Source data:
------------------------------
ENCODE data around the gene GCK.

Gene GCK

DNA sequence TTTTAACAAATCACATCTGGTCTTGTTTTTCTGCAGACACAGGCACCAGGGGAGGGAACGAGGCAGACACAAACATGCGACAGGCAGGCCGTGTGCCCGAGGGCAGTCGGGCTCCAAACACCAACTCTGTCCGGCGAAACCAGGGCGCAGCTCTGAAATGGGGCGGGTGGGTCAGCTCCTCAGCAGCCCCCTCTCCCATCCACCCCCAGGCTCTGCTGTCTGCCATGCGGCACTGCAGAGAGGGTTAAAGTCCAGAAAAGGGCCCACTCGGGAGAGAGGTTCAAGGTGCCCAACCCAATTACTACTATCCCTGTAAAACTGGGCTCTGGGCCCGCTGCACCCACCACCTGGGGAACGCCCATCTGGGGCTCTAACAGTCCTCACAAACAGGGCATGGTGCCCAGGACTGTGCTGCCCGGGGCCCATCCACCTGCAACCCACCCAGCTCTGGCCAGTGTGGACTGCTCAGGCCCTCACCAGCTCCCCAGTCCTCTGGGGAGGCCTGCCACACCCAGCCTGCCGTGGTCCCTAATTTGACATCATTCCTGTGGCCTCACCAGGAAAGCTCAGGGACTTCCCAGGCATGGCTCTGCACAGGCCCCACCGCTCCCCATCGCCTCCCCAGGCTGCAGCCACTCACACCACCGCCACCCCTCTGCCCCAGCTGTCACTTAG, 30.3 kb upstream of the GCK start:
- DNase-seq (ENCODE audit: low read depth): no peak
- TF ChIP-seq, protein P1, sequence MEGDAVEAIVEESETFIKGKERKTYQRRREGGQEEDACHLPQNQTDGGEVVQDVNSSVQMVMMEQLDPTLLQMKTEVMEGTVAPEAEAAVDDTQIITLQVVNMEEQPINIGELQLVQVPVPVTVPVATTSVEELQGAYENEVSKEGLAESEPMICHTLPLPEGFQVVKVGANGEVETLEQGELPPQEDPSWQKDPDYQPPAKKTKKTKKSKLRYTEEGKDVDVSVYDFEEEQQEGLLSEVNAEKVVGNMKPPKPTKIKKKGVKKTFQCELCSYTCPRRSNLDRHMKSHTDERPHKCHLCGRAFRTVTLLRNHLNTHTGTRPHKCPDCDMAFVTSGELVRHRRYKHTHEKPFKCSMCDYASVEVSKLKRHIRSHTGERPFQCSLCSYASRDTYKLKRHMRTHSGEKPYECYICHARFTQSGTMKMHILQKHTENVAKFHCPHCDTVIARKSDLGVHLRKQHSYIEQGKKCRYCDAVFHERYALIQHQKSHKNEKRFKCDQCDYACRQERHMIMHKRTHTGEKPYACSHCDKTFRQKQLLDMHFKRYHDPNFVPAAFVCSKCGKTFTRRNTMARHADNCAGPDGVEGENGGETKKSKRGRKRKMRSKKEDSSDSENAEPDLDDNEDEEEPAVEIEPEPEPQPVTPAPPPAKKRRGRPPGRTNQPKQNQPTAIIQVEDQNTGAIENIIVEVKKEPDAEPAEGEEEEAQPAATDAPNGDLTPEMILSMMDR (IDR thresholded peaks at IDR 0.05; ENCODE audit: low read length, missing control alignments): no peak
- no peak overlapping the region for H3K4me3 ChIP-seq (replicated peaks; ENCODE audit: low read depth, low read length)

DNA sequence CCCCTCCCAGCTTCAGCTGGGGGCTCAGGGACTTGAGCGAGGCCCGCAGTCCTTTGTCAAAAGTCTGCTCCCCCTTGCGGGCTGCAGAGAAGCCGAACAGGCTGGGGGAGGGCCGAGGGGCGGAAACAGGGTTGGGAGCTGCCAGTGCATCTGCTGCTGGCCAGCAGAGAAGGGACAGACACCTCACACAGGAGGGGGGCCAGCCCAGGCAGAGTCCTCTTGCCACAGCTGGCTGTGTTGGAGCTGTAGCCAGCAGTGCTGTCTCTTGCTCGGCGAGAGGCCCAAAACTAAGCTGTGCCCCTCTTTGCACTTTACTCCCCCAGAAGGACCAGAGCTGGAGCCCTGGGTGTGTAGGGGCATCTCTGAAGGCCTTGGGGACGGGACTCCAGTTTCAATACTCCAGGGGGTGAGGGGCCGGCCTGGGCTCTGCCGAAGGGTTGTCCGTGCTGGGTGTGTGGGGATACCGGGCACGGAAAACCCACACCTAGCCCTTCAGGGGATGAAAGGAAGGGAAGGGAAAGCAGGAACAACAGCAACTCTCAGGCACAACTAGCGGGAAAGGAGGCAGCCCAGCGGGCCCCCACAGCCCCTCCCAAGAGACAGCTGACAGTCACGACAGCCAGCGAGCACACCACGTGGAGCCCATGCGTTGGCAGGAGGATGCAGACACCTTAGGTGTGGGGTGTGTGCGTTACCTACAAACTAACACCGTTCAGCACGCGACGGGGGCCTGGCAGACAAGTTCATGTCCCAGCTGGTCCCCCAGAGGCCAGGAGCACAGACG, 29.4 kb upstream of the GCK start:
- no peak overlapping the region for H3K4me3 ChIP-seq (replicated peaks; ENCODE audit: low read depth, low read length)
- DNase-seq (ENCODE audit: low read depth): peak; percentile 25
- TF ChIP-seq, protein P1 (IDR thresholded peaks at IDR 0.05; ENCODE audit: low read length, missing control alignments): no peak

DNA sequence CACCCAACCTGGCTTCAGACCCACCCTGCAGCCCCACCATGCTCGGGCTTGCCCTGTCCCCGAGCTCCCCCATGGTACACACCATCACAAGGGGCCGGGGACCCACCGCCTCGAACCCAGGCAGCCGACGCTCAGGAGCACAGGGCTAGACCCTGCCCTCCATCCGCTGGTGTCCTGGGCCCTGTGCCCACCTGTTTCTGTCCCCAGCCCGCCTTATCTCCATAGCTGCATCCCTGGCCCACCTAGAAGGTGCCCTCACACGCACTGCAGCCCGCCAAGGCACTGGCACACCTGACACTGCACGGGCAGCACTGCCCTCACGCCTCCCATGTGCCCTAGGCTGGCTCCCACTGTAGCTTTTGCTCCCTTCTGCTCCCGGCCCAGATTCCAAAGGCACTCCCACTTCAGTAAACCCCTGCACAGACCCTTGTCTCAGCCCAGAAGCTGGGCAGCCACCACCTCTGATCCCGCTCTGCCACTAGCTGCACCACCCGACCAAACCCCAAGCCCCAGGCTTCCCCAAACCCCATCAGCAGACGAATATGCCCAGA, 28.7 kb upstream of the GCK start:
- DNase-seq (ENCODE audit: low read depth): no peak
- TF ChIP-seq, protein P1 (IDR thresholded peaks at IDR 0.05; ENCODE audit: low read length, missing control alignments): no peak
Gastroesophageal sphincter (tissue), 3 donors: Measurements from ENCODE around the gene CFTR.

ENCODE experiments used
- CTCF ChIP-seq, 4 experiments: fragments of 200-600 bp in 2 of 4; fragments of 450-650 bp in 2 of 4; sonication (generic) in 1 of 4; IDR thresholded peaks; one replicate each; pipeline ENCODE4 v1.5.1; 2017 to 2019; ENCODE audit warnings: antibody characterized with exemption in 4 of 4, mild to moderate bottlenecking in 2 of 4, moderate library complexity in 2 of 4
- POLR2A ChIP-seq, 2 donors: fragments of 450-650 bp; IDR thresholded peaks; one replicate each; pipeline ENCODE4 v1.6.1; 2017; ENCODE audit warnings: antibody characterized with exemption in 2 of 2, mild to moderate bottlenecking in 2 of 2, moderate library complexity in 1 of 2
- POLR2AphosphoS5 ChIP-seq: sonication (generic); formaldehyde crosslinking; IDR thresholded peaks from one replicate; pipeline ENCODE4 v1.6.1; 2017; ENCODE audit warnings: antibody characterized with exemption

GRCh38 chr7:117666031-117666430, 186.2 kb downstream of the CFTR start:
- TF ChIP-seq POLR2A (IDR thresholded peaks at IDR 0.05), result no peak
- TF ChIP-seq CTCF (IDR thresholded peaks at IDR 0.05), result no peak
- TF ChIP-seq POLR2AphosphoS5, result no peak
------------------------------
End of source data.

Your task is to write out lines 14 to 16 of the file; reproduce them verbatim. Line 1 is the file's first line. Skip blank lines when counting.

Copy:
Gastroesophageal sphincter (tissue), 3 donors: Measurements from ENCODE around the gene CFTR.

ENCODE experiments used
- CTCF ChIP-seq, 4 experiments: fragments of 200-600 bp in 2 of 4; fragments of 450-650 bp in 2 of 4; sonication (generic) in 1 of 4; IDR thresholded peaks; one replicate each; pipeline ENCODE4 v1.5.1; 2017 to 2019; ENCODE audit warnings: antibody characterized with exemption in 4 of 4, mild to moderate bottlenecking in 2 of 4, moderate library complexity in 2 of 4